Beware of unlicensed buyers. A Google search for “sell my gold,” or something similar, returns thousands of hits. Almost every jewelry store, pawn shop, and flea market in the country is now buying gold, not to mention online buyers, and many are unlicensed and uncertified. While many jewelry buyers are in fact legitimate, many more are not, especially if they only have an online presence.
Types of scams. One of the most common online scams is when a company asks a seller to mail them their valuables so they can give the seller an offer. As the seller waits to hear backfrom the buyer, the buyer claims they either never received the piece, or, after making an offer, they never return the piece and claim it was lost in the mail.
A second type of scam is when a buyer offers a price far below what the piece is actually worth. While this is an unfair business practice, it is really the fault of the seller if they agree to the offer. That is why it is so important to have an idea what your piece is worth new, as well as what it goes for in its existing condition.
Gold buying parties. Another gold buying scenario to be aware of is known as gold buying parties. These are gatherings or parties organized by a local sponsor. The sponsor invites their friends and family over to their house, where a “gold buyer” will appraise the guest’s pieces and offer cash on the spot. These buyers often pay far under what the pieces are actually worth, which is how they make a profit. The sponsors also usually get a cut of the sales. Again, know what your pieces are worth and understand what the arrangement is between the sponsor and buyer.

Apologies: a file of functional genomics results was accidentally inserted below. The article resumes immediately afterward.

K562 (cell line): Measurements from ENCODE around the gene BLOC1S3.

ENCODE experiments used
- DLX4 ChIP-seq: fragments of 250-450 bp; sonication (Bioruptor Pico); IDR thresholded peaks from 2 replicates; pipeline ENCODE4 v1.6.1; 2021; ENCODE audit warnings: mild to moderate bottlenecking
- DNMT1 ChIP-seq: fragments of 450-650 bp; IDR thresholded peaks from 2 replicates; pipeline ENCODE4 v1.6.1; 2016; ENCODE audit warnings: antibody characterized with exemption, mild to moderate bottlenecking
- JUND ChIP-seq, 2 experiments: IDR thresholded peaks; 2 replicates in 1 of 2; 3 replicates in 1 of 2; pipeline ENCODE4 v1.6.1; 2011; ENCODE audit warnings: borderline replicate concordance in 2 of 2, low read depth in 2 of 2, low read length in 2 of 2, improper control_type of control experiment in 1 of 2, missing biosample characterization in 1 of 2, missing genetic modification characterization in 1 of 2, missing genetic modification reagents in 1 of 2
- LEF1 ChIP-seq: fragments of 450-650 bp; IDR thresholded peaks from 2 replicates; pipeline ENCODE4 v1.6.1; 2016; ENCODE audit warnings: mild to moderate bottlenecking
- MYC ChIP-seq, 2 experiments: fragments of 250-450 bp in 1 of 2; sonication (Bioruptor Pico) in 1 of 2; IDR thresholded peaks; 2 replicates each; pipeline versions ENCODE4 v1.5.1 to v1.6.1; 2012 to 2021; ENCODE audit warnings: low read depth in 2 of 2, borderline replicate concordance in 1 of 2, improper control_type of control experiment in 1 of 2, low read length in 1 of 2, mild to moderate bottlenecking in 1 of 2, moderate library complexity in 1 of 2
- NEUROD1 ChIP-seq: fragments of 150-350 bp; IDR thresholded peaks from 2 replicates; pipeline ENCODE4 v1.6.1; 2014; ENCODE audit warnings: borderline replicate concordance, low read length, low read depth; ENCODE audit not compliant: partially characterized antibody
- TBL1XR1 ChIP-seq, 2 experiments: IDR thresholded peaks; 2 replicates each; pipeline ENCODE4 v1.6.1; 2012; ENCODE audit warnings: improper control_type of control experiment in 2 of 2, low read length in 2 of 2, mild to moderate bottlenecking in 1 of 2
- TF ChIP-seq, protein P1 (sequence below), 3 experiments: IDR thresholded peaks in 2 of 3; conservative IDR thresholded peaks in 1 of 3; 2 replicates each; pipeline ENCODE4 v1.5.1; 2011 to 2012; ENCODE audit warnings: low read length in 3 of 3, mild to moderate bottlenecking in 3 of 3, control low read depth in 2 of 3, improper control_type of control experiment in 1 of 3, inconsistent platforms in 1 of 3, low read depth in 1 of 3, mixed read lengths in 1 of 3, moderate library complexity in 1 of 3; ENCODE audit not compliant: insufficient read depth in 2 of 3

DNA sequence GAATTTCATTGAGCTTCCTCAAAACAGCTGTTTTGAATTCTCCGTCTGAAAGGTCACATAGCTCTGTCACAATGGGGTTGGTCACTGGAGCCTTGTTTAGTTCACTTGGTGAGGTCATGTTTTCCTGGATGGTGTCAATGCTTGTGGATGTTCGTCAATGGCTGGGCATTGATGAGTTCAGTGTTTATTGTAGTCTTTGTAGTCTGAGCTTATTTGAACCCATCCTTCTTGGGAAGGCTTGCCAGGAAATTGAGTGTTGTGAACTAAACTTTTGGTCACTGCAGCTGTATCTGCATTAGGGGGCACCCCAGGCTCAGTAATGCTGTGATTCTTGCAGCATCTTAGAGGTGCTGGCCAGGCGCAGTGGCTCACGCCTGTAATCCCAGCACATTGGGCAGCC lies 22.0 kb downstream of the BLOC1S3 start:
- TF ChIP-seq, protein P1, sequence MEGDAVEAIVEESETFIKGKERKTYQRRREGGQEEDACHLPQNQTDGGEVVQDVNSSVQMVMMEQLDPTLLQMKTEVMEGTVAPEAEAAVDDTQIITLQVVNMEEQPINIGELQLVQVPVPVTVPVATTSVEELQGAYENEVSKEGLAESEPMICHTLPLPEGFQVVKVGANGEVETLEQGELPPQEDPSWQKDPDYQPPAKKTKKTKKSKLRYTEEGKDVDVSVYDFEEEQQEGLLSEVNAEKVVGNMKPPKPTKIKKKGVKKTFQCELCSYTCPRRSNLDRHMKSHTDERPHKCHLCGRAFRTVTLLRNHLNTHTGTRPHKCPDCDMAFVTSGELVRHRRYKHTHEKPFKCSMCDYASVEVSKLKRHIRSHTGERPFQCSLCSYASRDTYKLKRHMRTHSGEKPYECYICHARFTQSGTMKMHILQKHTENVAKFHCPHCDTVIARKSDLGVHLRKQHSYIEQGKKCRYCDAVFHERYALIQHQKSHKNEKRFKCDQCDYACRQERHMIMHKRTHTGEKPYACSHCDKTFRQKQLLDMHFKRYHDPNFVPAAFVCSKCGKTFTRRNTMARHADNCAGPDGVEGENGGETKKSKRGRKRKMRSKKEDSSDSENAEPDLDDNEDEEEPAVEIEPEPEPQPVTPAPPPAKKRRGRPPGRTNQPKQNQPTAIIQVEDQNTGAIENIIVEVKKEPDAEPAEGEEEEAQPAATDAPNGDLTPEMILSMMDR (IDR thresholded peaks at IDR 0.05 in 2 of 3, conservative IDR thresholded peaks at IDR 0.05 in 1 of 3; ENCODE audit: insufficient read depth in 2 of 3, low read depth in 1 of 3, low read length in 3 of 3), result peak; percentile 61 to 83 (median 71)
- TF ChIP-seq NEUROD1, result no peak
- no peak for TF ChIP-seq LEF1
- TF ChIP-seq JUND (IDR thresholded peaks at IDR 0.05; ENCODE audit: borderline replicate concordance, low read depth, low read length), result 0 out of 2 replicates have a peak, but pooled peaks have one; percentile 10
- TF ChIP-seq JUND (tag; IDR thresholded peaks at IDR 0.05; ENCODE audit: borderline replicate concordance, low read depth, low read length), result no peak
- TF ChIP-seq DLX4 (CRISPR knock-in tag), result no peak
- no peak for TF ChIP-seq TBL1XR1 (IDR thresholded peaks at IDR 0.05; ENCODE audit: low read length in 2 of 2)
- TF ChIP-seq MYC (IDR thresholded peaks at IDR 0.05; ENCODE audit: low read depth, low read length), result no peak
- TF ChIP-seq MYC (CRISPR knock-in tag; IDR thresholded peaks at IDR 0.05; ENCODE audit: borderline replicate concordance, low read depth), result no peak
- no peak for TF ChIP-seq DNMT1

Advice for gold sellers.
Like any business, the reputation of pawn shops and jewelry stores differ from shop to shop. Some are more professional and offer better prices than others. Research multiple companies beforehand—ask plenty of questions and find out if they are a member of the National Pawnbrokers Association. Unless you know for certain that a company is legit, we recommend you do not mail your jewelry out of town or to an unknown source, as you may never see it again.
Instead, take your pieces to two or three local buyers and get them appraised. Make sure the shop is a member of the National Pawnbrokers Association, and its appraisers are certified by the Gemological Institute of America (GIA).
If you have multiple pieces, you may want to get individual offers on each piece as one buyer may be willing to pay more for some items than others.